Cameron rejects calls to pay back £160K tennis match donation
David Cameron has rejected calls to pay back a £160,000 donation to the Conservatives from the wife of a former member of President Putin's government.
Mr Cameron said he would not accept money from a "Putin crony" but Lubov Chernukhin "certainly wasn't that".
Mrs Chernukhin bid for a tennis match with the PM and London mayor Boris Johnson at a fundraising event.
The PM, who is pushing for tougher sanctions against Russia, has been accused of hypocrisy over the donation.
But speaking on a visit to the Commonwealth Games in Glasgow, he said handing the money back was not "the right approach" because Mrs Chernukhin had "lived in Britain for many years" and was now a British citizen.
Mr Cameron has criticised France for going through with a deal to sell warships to the country despite Moscow's backing for separatists in Ukraine.
But France's Foreign Minister Laurent Fabius hit back on Monday, suggesting Britain should look at the number of Russian oligarchs in London before criticising his country.
Downing Street rejected the charge of hypocrisy, saying there had been no criticism of Mr Cameron from "around the EU table".
"The PM and other EU leaders are entirely focused on what should be done following the terrible loss of life rather than raising other issues," said a source.
A tennis match with the prime minister and Boris Johnson was the star lot at a Tory fundraising ball held in London earlier this month, which reportedly raised £500,000 for the party's general election war chest.
A Tory spokesman said the gift from Mrs Chernukhin, a longstanding Conservative donor, would not be paid back because it was within the rules and would be declared to the Electoral Commission.
Her husband Vladimir, who was a Russian finance minister, was sacked in 2004 and had fallen out with President Putin and did not have links with the Putin regime, added the spokesman, and the couple were now both British citizens.
The spokesman said he was confident all gifts from donors with Russian links were in order and complied with the rules.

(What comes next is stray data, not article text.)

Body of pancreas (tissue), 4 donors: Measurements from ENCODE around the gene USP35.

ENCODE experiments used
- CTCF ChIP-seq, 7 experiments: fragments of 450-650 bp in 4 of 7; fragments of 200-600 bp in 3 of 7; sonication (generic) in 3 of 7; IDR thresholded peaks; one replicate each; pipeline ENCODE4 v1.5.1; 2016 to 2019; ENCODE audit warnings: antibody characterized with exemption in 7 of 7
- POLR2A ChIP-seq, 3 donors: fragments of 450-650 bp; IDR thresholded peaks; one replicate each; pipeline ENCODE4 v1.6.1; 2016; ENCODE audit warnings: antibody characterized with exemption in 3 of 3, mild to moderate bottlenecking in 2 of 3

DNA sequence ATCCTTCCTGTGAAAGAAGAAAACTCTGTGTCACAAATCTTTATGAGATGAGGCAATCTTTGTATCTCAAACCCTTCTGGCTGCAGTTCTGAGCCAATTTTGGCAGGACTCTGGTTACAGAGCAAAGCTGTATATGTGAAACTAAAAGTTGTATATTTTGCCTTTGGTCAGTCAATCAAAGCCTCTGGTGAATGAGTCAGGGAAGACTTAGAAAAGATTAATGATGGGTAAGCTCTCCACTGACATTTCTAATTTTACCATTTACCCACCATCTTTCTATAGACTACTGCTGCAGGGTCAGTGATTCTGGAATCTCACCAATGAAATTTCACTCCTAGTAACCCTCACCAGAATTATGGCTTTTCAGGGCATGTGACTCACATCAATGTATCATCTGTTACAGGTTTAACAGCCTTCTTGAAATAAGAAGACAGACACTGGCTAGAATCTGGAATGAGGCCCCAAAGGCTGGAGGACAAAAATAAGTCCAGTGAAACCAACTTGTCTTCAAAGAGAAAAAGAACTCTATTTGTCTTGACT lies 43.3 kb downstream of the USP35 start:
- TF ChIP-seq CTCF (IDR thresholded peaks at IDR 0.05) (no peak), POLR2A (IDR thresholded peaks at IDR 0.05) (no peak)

Asked by Sky News about whether he would take part in the game, Boris Johnson said: "I think we've got to do something that actually hits Putin and his government where it hurts and make a real difference to their attitude.
"I know about this tennis match, they volunteered me to play tennis with some geezer and it's very, very important that full checks are carried out to ensure this is not someone who is an intimate of Putin or a crony and we are doing that at the moment."
He later issued a statement, saying: "We need to exert maximum pressure on Putin to do the right thing in Ukraine by targeting him and his cronies.
"I'm assured by the government that Mr Chernukhin doesn't fall into that category.
"It's important that we don't lash out with measures that would simply attack all Russians everywhere."
Labour MP Chris Bryant called on the Conservatives to pay the money back, telling The Guardian: "President Putin will just laugh at David Cameron if he is taking £160,000 from one of his old mates while trying to pretend he is being robust on Russia's illegal annexation of Crimea and almost certain criminal involvement in the bringing down of MH17.
"Since 2010 Cameron has repeatedly misread Russia. He has wanted just to do business with Russians and take Russian money but there's a black heart at the centre of the present regime. The Tories should give the money back. He can't possibly be seen to play this game of tennis."
A number of wealthy, UK-based Russians have donated money to the Conservative Party in recent years.
At the same fundraising dinner, Ukrainian-born energy magnate Alexander Temerko, a political opponent of Putin who successfully fought extradition proceedings to remain in Britain, is reported to have paid £90,000 for a bronze bust of Mr Cameron, which he donated to the Carlton Club.
Mr Temerko, a former senior executive at Russian oil giant Yukos, who is now a British citizen, has made donations of more than £280,000 to central Tory funds or MPs in the past two years, according to The Electoral Commission.
Labour MP John Healey has written to the PM demanding to know what background checks he has overseen on Russians who have donated to the Conservatives during his tenure as party leader, and whether Russian donors have been able to meet ministers to discuss politics.
It comes as an influential committee of MPs said UK licences to export arms worth millions of pounds to Russia remained in place despite fears Moscow is arming rebels in Ukraine.